Advocates of bringing tolls back to Connecticut’s major highways think they’ve found a better way to approach the problem. And with so-called congestion pricing, they just might be right.
In the last few weeks, talk of congestion pricing to address rush-hour bottlenecks has been all the rage in Connecticut, with transportation officials from Florida, Washington, and California traveling to Hartford and Bridgeport to speak at panel forums about how such methods could not only raise revenues but relieve crowding on the state’s busiest highways during rush hour.
And some of those same officials appeared last week on WNPR’s Where We Live to make the same pitch. They agreed reinstating tolls would be a tough sell considering the state’s history.
State residents who are old enough to remember were horrified at the fiery tractor-trailer crash in 1983 that killed seven people at the Stratford toll plaza on the Connecticut Turnpike. That grisly accident, coupled with complicated formulas for federal highway funds the state received for the reconstruction of the collapsed Mianus River Bridge six months later, put considerable pressure on the state to abolish road tolls, which it did during the O’Neill administration two years after Stratford. At the time, the closing of the toll booths on I-95, the Wilbur Cross and Merritt parkways, and the Charter Oak Bridge cost the state $65 million a year in lost revenue.
So the gross receipts tax on petroleum products, also known as the hidden tax for its lack of transparency, essentially took the place of the tolls. Monies from the hidden tax were supposed to go into a special fund for transportation infrastructure improvement.
But that fund has been raided regularly by lawmakers looking for easy ways to plug budget gaps. Who’s to say the additional revenue generated by tolls would fare any differently? If lawmakers can find a foolproof way of creating a so-called “lock box” for revenue generated by new tolls, then I would be in favor of reinstating them. Here’s why:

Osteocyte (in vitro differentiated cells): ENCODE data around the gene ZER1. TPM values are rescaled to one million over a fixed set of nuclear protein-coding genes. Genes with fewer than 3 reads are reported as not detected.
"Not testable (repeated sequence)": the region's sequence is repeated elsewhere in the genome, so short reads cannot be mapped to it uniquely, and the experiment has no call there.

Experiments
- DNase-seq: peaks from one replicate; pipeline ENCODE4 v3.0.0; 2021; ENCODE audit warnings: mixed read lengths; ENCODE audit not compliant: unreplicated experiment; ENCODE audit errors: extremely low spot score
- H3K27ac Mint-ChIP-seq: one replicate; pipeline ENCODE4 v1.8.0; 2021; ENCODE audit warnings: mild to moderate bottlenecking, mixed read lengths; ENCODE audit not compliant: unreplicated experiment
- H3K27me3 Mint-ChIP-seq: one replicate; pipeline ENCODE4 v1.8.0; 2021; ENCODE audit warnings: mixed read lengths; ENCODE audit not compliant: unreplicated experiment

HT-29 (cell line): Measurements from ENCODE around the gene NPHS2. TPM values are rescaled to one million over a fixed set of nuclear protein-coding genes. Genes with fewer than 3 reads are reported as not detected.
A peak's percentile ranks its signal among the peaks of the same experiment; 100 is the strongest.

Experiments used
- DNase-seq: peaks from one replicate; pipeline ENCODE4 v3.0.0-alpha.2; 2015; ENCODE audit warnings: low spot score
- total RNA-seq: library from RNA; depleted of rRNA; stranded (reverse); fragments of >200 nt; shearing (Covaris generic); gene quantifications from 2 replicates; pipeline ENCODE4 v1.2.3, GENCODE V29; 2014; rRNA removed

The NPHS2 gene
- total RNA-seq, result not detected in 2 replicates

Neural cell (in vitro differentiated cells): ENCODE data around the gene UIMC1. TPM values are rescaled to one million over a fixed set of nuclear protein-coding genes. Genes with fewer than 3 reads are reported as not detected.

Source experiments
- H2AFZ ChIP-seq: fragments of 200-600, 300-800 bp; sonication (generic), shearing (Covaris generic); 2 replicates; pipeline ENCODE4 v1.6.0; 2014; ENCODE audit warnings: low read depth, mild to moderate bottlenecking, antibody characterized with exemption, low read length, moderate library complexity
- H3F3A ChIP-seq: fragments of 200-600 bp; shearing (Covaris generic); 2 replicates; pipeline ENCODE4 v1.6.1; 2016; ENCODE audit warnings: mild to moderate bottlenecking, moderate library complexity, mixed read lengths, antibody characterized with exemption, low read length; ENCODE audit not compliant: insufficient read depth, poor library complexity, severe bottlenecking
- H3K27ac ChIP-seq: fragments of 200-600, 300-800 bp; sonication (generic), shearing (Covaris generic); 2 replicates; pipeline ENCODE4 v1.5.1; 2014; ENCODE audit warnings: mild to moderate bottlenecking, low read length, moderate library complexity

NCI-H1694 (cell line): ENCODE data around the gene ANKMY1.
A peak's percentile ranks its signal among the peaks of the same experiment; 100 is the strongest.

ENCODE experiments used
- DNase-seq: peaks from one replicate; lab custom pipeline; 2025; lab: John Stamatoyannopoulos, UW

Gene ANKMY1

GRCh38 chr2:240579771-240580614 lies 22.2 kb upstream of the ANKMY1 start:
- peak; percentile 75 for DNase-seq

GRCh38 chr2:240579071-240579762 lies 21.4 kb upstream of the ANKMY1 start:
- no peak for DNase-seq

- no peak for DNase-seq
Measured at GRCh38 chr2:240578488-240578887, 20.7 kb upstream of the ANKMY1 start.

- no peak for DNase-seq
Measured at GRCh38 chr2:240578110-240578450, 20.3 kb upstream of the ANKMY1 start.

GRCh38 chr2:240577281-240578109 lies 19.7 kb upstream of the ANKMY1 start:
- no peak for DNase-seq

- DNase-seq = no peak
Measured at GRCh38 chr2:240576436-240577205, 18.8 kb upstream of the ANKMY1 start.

With modern technology, the creation of a costly new bureaucracy to administer the tolls would be obviated. I’m sure state employee unions aren’t thrilled about it, but there would be no need to hire hundreds of toll collectors with union contracts, civil service status, and defined-benefit pensions.
The reason is actually quite simple. Modern tolls systems are capable of collecting money through in-vehicle transponders and overhead devices capable of reading license plates and other identifiers. Tolls can be automatically charged to credit or debit cards.
The fact that no toll booths will be needed — with their plazas, booths and change buckets — should appease those who worry about a repeat of Stratford. And if tolls are instituted, the absence of the booths will help motorists conserve fuel since there will be no need to stop and wait in line to pitch money into the buckets or get change from an attendant, as there was in the old days.
But perhaps the most compelling reason is to make life a little less maddening for motorists who sit in traffic or creep along on the state’s most heavily traveled corridors. I live among the bears and coyotes of the Northwest Corner, but I’m told by friends downstate that the situation on I-95 and the Merritt Parkway is quickly becoming intolerable.
Charging more for those who use the state’s busiest highways at the worst times creates incentives to travel at off-peak hours, to carpool, or to use alternative means of transportation. Of course, if the state really wants more motorists to use its commuter rail services, then it had better get off its fat butt and fix the shoreline rail infrastructure.
To wit, a chronically malfunctioning train bridge in Norwalk visited more delays on thousands of Metro-North commuters in Fairfield County earlier this month. Notwithstanding the bluster and outrage exhibited by Gov. Dannel P. Malloy and Sen. Richard Blumenthal, the bridge is owned by the state of Connecticut, so they have no one to blame but themselves, past governors, and the General Assembly for sticking their hands in the cookie jar of the transportation fund.
So there you have it. The reinstatement of tolls could help address the deterioration of our transportation infrastructure and make up for revenue shortfalls from the gross receipts tax as fuel-efficient vehicles command a greater share of the market. On the other hand, if the governor and lawmakers don’t reassure the public and address the matter of raiding the transportation fund, then they can forget it, as far as I’m concerned.